On the heels of The Sunday Times report detailing Mohamed bin Hammam's successful campaign to purchase the 2022 World Cup for Qatar, FIFA vice president Jim Boyce told BBC Radio 5 he would support a re-vote for a new host. Boyce says the claims in the Times report would have to be proven, but if they were and the recommendation was a re-vote, FIFA would support it.
FIFA has been conducting its own investigation into allegations of fraud for both the 2018 and 2022 bid awards and investigator Michael Garcia is scheduled to meet with Qatar officials Monday.
"If Garcia reports that wrongdoing happened for the 2022 vote then it has to be looked at very seriously," Boyce told 5 live's Sportsweek programme.
"The Fifa executive committee are 100% behind Garcia," he continued. "He will be allowed to go and speak to anyone from around the world to complete his mission. All evidence should go to him and we will then await a full report on his findings."
The main hang-up so far—the Times has only released a portion of its findings—is creating a definitive connection between bin Hammam and the Qatar bid committee. The committee has claimed he was never an official or unofficial member, which is what they will surely tell Garcia, but according to the report, the documents suggest otherwise.
And now, politicians are calling for action. Independent of these investigations, British Shadow Secretary of State for International Development Jim Murphy recently traveled to Qatar to inspect the deadly conditions migrant workers have barely endured as they build Qatar's World Cup infrastructure from scratch. The fraud (if proven), coupled with the life-averse work environment, says Murphy, leaves FIFA no choice but to act.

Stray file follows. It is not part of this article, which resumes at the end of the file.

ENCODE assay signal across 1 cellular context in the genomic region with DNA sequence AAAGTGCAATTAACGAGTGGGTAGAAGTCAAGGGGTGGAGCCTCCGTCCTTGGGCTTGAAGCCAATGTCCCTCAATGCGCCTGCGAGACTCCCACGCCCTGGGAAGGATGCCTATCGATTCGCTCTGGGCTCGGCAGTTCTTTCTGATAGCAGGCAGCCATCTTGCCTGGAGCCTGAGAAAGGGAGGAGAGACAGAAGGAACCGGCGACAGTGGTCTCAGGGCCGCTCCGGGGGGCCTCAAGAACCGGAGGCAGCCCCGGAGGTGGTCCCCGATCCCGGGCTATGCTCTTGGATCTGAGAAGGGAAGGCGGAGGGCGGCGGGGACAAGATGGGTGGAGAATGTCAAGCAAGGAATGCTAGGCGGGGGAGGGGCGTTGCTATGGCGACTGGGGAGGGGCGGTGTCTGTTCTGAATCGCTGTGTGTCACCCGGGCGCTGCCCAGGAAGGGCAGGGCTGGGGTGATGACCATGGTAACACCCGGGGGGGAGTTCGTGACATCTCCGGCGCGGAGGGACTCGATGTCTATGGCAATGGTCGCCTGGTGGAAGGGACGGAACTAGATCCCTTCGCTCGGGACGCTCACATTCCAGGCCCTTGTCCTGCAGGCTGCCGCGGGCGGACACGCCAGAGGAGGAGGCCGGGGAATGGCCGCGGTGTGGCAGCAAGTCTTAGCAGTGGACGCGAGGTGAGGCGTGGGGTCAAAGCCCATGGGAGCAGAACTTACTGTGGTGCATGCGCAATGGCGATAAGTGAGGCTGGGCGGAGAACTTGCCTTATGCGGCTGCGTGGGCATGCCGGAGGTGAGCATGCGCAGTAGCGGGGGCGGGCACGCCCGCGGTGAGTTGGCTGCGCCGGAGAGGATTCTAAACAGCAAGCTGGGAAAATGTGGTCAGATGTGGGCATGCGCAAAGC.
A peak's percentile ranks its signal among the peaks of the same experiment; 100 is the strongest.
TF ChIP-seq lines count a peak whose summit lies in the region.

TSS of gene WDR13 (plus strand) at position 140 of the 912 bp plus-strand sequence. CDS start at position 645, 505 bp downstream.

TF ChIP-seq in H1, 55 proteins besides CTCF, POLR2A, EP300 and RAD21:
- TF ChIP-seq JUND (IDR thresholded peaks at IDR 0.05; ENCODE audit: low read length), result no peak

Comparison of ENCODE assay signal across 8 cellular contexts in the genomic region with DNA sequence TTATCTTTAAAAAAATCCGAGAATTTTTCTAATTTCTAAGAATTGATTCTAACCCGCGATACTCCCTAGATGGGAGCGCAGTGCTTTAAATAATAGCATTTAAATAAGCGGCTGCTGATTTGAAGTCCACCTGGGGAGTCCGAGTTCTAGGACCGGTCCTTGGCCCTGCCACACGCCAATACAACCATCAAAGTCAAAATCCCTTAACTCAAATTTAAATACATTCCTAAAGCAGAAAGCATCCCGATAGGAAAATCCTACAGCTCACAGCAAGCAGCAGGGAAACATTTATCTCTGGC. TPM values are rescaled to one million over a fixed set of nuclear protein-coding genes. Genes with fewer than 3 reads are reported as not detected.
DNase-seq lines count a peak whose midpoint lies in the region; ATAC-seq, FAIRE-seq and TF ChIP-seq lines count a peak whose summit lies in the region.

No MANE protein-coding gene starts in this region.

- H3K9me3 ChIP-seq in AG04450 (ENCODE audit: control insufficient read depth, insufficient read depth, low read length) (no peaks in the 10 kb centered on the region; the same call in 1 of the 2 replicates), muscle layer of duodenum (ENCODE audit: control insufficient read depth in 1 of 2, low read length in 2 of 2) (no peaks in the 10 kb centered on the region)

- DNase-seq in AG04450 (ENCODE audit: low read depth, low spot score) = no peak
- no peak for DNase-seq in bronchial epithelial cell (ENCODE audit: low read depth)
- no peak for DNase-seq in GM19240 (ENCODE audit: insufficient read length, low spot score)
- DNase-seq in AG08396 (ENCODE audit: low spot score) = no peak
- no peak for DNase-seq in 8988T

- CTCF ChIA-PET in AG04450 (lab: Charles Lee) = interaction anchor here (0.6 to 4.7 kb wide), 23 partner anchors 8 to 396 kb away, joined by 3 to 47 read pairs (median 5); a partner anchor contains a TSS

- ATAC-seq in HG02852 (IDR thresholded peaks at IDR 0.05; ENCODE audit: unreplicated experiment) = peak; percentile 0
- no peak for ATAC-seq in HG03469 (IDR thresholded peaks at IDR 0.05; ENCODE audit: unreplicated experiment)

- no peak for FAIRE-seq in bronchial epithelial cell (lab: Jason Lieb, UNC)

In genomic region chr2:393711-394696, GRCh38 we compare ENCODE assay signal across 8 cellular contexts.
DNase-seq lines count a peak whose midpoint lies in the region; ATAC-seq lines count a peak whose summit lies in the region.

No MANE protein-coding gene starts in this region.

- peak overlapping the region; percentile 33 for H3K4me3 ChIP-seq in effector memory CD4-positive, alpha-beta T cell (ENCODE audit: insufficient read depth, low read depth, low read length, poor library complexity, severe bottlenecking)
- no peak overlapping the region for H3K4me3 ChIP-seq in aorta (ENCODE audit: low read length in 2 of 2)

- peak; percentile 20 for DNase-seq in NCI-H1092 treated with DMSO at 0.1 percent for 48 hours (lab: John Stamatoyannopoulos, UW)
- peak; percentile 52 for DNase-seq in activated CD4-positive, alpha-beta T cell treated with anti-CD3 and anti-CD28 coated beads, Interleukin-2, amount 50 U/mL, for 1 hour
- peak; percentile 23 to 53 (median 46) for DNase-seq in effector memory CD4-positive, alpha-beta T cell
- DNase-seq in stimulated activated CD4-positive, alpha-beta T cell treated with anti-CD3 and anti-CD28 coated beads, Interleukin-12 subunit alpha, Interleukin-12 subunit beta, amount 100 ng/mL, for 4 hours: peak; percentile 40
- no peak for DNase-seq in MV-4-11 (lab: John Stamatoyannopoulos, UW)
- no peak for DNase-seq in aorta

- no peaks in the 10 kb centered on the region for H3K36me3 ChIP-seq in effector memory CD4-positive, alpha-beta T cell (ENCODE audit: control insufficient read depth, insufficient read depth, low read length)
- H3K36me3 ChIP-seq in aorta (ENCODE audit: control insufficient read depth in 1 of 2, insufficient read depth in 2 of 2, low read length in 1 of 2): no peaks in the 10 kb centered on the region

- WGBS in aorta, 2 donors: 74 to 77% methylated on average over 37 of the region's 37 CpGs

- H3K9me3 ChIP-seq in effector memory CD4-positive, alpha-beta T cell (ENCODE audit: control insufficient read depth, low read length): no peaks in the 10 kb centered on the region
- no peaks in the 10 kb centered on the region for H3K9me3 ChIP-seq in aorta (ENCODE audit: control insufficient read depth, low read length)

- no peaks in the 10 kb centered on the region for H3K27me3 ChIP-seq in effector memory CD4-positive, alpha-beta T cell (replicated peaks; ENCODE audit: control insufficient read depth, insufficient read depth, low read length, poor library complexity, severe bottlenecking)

"There now needs to be a forensic inquiry into each and every one of those emails and documents to work out who paid what, when, for what, and what was the ebb and flow of votes and voting allegiances as a consequence.
"And if that's proven, then the building work in Qatar has to stop, the vote has to be re-run, it has to be free and fair, because football fans deserve that.
"If Fifa doesn't act it's lost the right to lead the world of football," he added.
Both The Sunday Times and BBC sports editor David Bond claim to have reviewed the cache of documents that seem to explicitly point to bin Hammam's efforts to sway the vote in Qatar's favor, so proving it happened could be as simple as making those document public, or at the least, sharing it with FIFA's investigator. The Times is also revealing it's investigation in several parts in the coming weeks, so more proof may also be available.
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